Medical News Extremely fast winds and high waves are now happening more often
25 April 2019
Extreme waves are happening more frequently in the Southern OceanLook/Alamy Stock Photo
By Adam VaughanExtreme winds and waves have increased globally over the past three decades, exacerbating the flooding threat to coastal communities during storms.
There has also been a small but significant strengthening in average wind speeds and wave heights between 1985 and 2018 in some regions.
Ian Young at the University of Melbourne and colleagues analysed data from 31 different satellites, which provided a much bigger dataset than previous efforts to measure changes in wind speed and wave height.
They found changes were most pronounced in the Southern Ocean, where extreme wind speeds increased by 8 per cent and extreme waves by 5 per cent over the period.
While the Southern Ocean may seem remote for many people, it is where ocean swells are generated which influence wave conditions in the Indian Ocean, southern Atlantic and large parts of the Pacific. Those swells determine how stable beaches are throughout much of the southern hemisphere.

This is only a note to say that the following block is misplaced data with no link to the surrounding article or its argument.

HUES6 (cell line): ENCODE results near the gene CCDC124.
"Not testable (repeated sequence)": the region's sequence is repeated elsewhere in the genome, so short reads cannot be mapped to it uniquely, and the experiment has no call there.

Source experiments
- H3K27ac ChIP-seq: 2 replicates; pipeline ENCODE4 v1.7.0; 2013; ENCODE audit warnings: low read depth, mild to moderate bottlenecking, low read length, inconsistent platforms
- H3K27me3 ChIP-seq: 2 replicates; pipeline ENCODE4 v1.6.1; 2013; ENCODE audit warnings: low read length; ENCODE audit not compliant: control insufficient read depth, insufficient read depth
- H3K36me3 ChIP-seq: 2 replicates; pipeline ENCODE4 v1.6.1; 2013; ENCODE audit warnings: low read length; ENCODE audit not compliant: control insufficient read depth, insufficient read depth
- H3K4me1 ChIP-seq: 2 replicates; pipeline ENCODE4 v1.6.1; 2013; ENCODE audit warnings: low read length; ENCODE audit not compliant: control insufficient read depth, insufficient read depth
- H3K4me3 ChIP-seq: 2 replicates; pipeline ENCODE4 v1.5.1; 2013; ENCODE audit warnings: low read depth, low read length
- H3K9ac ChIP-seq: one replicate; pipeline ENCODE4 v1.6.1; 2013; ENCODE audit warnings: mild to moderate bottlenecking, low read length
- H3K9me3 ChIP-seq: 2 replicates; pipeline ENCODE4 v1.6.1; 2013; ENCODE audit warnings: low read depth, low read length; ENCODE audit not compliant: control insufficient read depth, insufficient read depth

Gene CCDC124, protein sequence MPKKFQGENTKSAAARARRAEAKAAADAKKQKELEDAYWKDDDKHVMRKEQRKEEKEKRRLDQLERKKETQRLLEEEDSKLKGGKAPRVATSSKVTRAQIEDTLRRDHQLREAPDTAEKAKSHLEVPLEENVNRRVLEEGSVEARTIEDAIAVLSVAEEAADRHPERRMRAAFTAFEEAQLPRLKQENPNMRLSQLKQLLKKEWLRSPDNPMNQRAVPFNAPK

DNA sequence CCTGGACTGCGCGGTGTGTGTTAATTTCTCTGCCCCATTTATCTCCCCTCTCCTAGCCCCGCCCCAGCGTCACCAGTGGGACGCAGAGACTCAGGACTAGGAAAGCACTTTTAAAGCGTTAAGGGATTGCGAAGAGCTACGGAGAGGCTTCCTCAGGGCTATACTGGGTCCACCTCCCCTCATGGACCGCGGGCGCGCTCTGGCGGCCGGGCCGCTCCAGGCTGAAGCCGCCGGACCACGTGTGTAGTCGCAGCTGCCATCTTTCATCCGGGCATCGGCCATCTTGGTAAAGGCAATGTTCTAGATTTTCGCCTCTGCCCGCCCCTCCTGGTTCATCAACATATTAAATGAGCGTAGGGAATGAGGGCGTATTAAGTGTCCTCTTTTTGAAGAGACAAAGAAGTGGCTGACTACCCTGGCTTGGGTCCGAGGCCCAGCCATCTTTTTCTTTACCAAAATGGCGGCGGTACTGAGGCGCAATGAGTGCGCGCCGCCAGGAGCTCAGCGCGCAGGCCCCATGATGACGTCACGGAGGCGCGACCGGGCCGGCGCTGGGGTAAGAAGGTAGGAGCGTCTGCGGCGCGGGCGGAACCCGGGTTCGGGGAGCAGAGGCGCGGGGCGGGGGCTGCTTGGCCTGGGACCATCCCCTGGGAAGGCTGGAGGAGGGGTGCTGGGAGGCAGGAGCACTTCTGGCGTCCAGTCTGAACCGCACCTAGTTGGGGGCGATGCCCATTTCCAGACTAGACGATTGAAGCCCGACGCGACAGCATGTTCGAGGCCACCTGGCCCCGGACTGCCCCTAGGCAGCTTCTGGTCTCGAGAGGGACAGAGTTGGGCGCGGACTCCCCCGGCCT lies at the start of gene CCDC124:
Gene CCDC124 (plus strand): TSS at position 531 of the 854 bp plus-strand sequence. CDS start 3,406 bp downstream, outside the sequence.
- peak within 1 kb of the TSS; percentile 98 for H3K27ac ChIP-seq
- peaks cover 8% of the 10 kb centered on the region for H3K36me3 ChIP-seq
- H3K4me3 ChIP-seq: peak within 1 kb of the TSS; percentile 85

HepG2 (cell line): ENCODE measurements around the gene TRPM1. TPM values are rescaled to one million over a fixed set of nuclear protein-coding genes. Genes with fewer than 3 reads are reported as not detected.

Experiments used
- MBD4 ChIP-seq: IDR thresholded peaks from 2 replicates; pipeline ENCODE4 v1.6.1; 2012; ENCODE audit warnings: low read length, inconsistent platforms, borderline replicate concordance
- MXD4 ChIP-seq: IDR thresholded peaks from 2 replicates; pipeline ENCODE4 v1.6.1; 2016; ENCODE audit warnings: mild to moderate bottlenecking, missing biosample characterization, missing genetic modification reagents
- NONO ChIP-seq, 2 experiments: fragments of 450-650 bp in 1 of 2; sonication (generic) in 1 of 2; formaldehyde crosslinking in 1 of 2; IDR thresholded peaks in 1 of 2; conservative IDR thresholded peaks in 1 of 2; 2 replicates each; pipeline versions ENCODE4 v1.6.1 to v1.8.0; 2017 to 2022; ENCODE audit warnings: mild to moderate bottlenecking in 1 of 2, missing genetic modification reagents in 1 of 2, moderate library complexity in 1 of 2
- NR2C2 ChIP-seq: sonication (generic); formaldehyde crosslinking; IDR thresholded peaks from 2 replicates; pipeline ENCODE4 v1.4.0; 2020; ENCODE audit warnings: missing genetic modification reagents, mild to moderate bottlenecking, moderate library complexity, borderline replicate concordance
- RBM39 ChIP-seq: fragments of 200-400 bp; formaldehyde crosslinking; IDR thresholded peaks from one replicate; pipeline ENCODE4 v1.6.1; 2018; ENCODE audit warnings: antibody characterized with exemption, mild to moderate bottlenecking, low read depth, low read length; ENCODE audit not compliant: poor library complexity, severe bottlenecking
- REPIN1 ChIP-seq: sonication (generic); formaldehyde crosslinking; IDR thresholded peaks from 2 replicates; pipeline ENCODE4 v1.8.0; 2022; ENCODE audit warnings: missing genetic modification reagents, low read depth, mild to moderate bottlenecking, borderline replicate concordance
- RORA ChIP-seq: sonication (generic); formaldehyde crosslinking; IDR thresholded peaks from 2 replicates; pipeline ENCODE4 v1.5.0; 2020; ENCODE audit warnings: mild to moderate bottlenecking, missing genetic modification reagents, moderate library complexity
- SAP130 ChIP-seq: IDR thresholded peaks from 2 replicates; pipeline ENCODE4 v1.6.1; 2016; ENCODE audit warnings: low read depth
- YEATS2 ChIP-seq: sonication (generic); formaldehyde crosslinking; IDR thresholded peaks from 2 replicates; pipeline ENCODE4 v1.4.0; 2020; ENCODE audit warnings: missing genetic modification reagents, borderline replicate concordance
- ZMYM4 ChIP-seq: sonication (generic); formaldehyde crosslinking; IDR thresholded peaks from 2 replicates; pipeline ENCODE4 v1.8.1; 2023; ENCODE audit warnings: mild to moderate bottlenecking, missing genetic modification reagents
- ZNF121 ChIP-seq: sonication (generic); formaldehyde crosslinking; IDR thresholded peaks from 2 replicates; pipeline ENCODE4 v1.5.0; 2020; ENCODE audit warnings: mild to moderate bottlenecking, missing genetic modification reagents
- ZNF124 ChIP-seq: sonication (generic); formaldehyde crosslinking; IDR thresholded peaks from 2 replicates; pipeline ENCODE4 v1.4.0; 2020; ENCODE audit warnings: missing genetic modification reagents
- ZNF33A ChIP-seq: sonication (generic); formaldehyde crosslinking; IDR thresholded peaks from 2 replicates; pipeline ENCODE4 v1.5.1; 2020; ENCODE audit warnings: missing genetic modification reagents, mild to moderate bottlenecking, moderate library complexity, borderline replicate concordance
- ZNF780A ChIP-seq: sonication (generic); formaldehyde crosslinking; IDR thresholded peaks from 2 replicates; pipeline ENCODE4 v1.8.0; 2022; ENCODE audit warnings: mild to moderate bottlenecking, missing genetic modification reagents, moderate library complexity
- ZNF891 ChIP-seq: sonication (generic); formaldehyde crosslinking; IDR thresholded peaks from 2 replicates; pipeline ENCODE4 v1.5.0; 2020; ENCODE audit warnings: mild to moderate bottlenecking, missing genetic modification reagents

Added to a backdrop of accelerating sea level rises, stronger winds and waves will worsen coastal flooding too.
“If extreme waves are increasing in magnitude, it will further increase the impact of storm-related flooding events and also have major impacts on the erosion of beaches,” says Ian Young at the University of Melbourne, a coauthor of the study.
Higher waves will likely also increase the rate at which ice is broken up, affecting the Antarctic’s vast ice sheet.
The observed strengthening in wind speed and wave height is what some climate change models had expected.
“It seems that climate change is not only affecting the number and the intensity of storms around the world – but also the average windiness and wave heights,” says Mark Maslin of University College London.
Journal reference: Science, DOI: 10.1126/science.aav9527
More on these topics: